What Causes Eating Disorders?

Old models of psychology pointed to deficient parenting and early trauma as the primary factors responsible in the development of eating disorders. Thanks to advances in the study of psychological disorders, it is now known that eating disorders are influenced by a complex interface between genetic influences, environmental influences, and biology. By studying questions about behavior, brain function, and genetic influences, researchers hope to better understand risk factors for eating disorders, and effective interventions to target the specific areas of the brain affected.

It is currently thought that there is some influence of genetic loading in the etiology of eating disorders. There are currently studies underway to determine whether there is a specific DNA profile that predisposes individuals to eating disorders.

Some initial research suggests there are neurological differences in people with eating disorders. Neuroimaging experiments have found significant differences in brain activity of people with eating disorders, as compared to individuals in the general population. Specifically, those individuals with eating disorders had brain scans that suggested impaired functioning in self-regulation.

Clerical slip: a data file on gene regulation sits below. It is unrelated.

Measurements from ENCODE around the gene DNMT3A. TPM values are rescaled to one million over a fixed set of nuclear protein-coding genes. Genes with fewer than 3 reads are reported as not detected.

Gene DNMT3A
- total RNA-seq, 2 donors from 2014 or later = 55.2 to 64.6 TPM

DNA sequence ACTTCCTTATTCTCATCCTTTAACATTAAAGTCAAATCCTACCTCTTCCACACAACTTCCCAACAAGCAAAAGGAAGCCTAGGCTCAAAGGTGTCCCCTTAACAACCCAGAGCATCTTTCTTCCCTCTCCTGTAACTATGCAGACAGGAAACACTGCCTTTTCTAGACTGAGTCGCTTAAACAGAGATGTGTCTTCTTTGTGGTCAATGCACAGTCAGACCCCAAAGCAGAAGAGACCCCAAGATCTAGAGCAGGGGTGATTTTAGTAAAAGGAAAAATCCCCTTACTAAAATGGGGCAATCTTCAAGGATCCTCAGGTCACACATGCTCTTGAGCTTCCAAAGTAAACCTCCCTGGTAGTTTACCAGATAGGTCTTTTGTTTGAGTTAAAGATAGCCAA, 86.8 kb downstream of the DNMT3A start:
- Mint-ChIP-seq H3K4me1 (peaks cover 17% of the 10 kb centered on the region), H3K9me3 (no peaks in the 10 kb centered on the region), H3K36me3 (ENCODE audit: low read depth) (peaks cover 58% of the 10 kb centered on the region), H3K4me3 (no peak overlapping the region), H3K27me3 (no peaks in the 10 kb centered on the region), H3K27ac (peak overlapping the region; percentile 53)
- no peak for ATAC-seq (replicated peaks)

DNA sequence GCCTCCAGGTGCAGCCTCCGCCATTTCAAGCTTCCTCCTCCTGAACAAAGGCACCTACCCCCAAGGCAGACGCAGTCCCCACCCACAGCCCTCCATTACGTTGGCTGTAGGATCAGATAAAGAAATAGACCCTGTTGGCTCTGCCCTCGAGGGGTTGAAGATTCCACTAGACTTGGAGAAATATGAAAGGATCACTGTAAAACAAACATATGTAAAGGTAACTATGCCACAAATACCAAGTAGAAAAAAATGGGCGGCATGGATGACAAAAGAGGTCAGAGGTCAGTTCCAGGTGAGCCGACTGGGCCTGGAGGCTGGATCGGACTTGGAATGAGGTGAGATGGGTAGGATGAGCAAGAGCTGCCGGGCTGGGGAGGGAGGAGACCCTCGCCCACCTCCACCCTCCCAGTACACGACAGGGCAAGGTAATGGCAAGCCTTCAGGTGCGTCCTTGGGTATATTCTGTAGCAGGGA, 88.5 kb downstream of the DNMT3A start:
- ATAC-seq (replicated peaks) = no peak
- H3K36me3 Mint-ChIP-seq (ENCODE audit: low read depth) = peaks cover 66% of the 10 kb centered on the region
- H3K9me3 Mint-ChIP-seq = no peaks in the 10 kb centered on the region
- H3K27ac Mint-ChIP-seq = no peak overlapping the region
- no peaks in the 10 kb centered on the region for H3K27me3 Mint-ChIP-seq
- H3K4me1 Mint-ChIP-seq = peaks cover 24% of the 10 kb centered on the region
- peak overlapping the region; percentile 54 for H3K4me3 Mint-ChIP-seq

Who is at Risk for Eating Disorders?

Usually, people first begin to struggle with disordered eating in their teenage years and in young adulthood. However this is not always the case. A significant number of people develop symptoms as early as childhood, or late into adulthood.

Females are significantly more likely to develop an eating disorder than males. This is thought to be partly a result of western associations of thinness with female beauty, causing a distorted sense of body image. However, males are not immune, and like females, males with eating disorder also have distorted body image.

It is notable that a condition called dysmorphia, which is an extreme concern with becoming more muscular is not considered an eating disorder. Individuals with dysmorphia see themselves as smaller than they actually are, and frequently use extreme methods to bulk up, such as using steroids.